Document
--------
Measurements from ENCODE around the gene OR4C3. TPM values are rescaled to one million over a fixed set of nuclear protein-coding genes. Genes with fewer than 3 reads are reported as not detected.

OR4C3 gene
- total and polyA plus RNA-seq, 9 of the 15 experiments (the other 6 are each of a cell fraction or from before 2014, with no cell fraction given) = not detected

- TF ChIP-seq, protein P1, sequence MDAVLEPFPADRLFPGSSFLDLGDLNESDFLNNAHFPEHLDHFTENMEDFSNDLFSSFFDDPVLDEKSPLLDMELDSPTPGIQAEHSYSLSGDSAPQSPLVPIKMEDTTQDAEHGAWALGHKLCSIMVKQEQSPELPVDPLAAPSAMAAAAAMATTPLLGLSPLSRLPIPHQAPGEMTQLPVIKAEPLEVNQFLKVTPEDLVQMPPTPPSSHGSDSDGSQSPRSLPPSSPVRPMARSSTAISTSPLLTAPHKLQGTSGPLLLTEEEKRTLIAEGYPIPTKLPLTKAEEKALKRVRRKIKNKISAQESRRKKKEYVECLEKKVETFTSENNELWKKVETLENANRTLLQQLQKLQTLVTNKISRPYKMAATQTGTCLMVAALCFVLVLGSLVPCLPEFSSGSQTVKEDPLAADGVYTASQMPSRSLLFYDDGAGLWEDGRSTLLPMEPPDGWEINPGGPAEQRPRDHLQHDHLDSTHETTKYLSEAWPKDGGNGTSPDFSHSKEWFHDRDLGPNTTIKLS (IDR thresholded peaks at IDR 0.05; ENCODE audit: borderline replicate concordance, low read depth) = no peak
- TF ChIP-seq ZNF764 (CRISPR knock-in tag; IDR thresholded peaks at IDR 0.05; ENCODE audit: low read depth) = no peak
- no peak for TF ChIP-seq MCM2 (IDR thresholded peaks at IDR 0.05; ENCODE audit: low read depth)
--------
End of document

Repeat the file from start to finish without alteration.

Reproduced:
Measurements from ENCODE around the gene OR4C3. TPM values are rescaled to one million over a fixed set of nuclear protein-coding genes. Genes with fewer than 3 reads are reported as not detected.

OR4C3 gene
- total and polyA plus RNA-seq, 9 of the 15 experiments (the other 6 are each of a cell fraction or from before 2014, with no cell fraction given) = not detected

- TF ChIP-seq, protein P1, sequence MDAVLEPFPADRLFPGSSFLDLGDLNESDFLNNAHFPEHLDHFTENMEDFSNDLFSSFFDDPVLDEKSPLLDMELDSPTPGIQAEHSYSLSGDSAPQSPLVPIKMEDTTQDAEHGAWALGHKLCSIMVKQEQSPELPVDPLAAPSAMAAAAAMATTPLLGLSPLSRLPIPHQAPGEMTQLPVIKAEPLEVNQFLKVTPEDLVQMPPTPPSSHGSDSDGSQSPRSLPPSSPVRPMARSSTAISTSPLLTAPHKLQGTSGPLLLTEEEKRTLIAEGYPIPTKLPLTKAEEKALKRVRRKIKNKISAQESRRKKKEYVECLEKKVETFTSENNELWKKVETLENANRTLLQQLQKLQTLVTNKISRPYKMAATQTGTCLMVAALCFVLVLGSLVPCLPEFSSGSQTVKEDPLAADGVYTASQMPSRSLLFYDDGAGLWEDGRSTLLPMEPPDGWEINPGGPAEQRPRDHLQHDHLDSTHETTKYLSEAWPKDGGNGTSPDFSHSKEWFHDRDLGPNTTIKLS (IDR thresholded peaks at IDR 0.05; ENCODE audit: borderline replicate concordance, low read depth) = no peak
- TF ChIP-seq ZNF764 (CRISPR knock-in tag; IDR thresholded peaks at IDR 0.05; ENCODE audit: low read depth) = no peak
- no peak for TF ChIP-seq MCM2 (IDR thresholded peaks at IDR 0.05; ENCODE audit: low read depth)